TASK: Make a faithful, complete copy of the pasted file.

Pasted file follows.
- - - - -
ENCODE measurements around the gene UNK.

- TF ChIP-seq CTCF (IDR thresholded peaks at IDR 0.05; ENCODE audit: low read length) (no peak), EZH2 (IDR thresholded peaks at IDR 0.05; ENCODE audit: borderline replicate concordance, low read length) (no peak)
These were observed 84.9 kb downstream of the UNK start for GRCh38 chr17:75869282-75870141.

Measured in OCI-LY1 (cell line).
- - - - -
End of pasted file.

ENCODE measurements around the gene UNK.

- TF ChIP-seq CTCF (IDR thresholded peaks at IDR 0.05; ENCODE audit: low read length) (no peak), EZH2 (IDR thresholded peaks at IDR 0.05; ENCODE audit: borderline replicate concordance, low read length) (no peak)
These were observed 84.9 kb downstream of the UNK start for GRCh38 chr17:75869282-75870141.

Measured in OCI-LY1 (cell line).